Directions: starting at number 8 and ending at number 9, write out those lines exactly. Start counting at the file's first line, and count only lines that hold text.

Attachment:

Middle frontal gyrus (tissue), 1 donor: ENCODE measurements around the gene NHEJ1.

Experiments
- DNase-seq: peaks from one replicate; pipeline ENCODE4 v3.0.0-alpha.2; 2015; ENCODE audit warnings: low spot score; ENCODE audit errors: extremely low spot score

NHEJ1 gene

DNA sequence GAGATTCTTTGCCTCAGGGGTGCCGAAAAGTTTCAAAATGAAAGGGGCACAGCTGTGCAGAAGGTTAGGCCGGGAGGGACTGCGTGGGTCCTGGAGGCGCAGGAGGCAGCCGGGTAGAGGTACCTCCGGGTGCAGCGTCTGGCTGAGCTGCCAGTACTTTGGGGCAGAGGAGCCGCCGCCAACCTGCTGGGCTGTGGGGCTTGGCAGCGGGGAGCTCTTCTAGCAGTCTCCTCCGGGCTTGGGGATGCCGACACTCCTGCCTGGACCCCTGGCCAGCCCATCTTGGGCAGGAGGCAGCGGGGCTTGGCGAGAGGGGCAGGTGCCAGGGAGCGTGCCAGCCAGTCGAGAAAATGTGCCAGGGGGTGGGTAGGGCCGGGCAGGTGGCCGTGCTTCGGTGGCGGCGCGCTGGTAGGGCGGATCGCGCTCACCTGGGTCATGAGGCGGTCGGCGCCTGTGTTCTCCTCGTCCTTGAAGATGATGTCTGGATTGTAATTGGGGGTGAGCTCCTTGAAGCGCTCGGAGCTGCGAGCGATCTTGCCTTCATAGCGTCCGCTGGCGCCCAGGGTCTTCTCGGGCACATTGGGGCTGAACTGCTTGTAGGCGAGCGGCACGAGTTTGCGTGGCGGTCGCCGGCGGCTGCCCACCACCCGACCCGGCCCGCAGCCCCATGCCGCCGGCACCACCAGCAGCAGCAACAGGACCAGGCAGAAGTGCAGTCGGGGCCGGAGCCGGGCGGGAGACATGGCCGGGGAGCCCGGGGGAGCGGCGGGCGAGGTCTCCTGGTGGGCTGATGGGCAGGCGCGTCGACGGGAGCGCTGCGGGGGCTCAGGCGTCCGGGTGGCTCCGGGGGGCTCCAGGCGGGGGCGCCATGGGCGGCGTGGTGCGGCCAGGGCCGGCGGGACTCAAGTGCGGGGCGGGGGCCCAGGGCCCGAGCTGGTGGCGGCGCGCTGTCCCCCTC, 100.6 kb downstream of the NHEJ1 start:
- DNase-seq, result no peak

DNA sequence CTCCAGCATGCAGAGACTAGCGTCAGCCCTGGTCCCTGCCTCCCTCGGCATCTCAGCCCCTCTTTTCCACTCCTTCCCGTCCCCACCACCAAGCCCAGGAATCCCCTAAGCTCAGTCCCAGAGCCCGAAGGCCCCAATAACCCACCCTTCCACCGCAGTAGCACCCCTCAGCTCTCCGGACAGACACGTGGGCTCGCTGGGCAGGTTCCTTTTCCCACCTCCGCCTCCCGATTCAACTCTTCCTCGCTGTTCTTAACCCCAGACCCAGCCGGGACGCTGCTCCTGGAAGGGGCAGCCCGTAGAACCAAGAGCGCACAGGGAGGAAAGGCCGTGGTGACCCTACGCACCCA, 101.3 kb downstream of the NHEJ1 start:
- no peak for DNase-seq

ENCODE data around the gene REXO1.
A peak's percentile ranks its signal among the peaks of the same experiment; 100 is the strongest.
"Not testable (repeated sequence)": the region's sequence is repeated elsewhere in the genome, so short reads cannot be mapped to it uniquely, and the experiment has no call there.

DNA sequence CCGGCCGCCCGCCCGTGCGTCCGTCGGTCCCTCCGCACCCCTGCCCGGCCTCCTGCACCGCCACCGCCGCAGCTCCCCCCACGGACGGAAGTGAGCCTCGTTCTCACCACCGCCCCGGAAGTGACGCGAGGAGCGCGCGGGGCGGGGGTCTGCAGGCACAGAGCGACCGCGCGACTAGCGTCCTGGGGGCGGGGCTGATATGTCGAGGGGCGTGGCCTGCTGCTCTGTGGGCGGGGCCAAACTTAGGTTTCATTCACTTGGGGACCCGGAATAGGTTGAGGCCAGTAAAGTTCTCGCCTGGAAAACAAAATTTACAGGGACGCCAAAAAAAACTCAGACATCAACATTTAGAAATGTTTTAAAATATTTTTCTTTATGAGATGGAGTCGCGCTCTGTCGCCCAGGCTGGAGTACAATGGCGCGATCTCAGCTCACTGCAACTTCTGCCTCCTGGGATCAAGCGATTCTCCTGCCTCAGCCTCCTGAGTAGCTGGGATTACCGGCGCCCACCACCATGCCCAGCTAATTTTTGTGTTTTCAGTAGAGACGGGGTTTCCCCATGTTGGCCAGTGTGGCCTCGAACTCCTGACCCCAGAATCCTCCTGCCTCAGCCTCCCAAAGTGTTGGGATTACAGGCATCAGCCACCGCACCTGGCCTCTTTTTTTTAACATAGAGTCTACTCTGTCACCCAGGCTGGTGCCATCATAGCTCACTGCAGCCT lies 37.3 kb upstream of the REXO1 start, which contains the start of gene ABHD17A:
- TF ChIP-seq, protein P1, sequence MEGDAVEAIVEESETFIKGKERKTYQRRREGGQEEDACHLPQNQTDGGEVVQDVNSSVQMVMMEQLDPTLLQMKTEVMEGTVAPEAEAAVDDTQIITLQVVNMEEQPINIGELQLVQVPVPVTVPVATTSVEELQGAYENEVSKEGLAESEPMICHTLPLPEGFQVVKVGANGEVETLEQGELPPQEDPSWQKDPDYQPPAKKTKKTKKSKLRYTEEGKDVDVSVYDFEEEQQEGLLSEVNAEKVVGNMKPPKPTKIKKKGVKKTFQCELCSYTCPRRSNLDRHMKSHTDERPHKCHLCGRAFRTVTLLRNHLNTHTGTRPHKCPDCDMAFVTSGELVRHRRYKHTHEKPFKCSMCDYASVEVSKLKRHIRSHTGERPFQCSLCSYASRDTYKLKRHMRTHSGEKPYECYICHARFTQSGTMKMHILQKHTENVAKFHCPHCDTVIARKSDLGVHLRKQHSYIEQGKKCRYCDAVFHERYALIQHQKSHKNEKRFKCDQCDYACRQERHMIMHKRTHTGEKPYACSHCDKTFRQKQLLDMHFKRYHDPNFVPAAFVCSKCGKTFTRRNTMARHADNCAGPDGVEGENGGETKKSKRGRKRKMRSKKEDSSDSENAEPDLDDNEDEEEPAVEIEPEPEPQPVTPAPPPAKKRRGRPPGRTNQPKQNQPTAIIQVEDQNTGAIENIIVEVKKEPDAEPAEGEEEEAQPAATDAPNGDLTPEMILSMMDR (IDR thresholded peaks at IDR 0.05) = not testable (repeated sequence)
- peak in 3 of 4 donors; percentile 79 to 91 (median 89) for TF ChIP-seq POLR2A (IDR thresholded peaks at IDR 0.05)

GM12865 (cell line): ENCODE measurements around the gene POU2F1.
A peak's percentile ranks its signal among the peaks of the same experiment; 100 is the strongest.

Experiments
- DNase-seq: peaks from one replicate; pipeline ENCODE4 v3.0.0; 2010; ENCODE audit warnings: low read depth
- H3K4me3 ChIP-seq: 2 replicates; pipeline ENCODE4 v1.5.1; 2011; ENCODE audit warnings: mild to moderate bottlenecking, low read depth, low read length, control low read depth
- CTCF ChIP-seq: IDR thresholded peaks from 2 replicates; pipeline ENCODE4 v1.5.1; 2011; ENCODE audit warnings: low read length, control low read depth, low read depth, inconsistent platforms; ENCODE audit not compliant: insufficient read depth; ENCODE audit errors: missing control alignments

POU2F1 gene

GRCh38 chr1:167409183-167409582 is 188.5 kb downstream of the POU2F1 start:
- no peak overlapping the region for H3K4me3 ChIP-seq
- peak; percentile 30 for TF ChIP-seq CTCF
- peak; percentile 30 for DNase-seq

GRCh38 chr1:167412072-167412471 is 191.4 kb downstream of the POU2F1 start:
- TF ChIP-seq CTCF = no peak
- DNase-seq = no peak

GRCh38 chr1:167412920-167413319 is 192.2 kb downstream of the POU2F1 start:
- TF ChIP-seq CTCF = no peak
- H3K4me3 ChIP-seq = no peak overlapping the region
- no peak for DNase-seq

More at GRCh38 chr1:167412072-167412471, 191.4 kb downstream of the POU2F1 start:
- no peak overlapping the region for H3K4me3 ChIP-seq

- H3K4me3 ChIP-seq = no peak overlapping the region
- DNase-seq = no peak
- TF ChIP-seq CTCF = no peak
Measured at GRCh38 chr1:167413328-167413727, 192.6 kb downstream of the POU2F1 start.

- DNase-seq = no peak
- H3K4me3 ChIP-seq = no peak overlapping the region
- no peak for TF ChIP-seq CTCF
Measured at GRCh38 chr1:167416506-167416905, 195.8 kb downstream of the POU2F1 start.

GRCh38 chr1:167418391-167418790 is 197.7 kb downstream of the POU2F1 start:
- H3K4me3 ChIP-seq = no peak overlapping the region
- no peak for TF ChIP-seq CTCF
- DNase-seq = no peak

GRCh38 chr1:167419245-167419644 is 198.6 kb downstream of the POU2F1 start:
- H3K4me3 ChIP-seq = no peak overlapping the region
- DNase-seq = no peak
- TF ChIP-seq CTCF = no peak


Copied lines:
- no peak for DNase-seq

ENCODE data around the gene REXO1.